Oil pipeline gets easements
FORT?DODGE – Further paving the way for a crude oil pipeline to be built, the Webster County Board of Supervisors on July 5 approved a drainage crossing easement with Dakota Access LLC.
Under terms of an agreement, which was finalized in March, the Texas-based company will pay $180,000 in drainage crossing fees as it builds a pipeline across the county.
This step grants the easement as agreed to months ago, said Drainage Clerk Doreen Pliner.
“They sent us the funds, and now they have the easement,” Pliner said.
The supervisors met by phone with the Calhoun County Board of Supervisors to officially straighten out who will be paid for work crossing joint districts.
Engineers from I+S Group will oversee the work to ensure county roads and drainage districts aren’t harmed. Dakota Access is required by law to pay for the inspections, and the engineers will be paid from those crossing fees.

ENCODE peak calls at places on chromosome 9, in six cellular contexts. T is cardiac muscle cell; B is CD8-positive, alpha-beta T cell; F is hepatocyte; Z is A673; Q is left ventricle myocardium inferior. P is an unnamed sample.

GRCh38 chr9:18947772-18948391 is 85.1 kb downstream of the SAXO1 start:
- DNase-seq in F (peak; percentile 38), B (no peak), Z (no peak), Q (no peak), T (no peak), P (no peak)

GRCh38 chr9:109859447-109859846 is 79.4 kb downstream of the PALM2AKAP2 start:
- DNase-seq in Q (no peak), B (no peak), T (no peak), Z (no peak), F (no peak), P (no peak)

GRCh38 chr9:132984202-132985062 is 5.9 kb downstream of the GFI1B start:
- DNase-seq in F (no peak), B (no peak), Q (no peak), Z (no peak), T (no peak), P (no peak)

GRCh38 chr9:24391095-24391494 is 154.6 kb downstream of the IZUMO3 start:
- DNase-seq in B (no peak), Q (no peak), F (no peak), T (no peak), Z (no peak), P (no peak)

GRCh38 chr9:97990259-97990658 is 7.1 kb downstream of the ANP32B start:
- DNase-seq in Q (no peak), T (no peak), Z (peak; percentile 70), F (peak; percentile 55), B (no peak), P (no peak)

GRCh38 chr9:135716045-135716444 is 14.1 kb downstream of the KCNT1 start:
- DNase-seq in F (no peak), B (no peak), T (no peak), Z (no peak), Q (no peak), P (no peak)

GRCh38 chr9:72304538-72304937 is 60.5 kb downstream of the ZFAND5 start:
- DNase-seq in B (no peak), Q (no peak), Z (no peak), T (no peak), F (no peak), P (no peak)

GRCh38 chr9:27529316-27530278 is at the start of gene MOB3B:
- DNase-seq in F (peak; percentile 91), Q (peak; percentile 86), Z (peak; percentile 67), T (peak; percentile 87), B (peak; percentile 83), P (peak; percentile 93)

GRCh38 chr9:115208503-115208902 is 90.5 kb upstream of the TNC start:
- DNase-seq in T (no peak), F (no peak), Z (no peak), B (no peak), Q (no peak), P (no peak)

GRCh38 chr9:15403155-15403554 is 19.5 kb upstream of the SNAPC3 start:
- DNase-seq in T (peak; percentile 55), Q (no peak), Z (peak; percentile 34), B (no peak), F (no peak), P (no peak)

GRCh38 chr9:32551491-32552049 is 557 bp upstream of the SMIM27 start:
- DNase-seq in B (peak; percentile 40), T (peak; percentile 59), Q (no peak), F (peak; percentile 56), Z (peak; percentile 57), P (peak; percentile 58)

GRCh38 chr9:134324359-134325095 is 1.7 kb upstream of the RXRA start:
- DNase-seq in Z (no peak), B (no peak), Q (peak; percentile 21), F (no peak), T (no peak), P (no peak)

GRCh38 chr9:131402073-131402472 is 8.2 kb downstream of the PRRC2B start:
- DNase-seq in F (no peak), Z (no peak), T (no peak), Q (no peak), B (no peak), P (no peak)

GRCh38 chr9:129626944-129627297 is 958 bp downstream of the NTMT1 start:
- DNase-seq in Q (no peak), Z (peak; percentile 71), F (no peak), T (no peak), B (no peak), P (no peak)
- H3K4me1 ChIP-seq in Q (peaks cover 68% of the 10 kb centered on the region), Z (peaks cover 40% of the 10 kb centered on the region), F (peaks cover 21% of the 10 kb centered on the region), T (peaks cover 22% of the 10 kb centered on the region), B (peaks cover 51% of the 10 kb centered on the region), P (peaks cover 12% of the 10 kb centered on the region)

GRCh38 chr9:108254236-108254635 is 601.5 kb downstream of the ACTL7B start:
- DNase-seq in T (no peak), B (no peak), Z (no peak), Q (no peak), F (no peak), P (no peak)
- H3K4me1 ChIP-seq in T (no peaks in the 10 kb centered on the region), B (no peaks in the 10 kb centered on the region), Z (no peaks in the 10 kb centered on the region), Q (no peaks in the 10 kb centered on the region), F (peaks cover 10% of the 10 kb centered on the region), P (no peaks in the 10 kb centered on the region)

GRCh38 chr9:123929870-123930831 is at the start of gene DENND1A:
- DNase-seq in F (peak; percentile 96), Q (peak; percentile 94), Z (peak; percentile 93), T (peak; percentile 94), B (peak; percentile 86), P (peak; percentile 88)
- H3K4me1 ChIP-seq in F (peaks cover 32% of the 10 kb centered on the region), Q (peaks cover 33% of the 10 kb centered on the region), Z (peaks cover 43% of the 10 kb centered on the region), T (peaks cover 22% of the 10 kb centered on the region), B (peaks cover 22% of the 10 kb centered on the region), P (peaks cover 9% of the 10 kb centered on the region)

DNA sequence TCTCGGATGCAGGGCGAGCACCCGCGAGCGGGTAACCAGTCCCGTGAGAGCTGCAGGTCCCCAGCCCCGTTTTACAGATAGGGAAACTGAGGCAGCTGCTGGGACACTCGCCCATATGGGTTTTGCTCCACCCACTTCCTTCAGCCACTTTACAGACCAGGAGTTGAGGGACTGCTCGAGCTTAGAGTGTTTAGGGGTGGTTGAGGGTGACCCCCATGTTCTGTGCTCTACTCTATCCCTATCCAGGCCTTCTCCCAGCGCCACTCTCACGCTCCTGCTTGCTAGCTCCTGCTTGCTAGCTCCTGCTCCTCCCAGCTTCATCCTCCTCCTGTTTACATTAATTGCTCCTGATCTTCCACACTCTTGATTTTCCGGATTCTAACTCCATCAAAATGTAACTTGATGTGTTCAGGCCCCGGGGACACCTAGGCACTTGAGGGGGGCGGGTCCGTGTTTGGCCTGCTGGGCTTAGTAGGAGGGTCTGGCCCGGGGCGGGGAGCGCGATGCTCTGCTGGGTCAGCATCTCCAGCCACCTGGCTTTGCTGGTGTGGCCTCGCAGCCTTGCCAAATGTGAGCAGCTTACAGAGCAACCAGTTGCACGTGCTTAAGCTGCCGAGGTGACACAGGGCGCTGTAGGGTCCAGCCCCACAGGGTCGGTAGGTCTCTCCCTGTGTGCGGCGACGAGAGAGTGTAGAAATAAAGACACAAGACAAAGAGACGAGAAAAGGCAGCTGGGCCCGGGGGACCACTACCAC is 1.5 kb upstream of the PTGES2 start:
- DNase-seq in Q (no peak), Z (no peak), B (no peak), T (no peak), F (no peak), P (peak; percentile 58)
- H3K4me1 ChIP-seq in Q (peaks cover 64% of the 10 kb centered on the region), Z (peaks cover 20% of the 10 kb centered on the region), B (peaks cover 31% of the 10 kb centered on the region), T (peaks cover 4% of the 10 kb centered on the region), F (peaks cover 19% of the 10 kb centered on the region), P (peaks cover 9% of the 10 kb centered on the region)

An agreement protecting county roads during the construction period was signed two weeks ago.
There is no word yet on when construction will begin in Webster County.
Dakota Access is required to give county officials notice before starting.
Condemnations hearings, to use eminent domain to gain easements from unwilling landowners, are scheduled to begin next month, said Webster County Sheriff Jim Stubbs.
A lawsuit has been filed against the pipeline, attempting to stop the use of eminent domain. Other appeals of the decision are also pending. The Davis Brown Law Firm, which is representing landowners in that case, has vowed it will file suits to fight eminent domain in each county where necessary.
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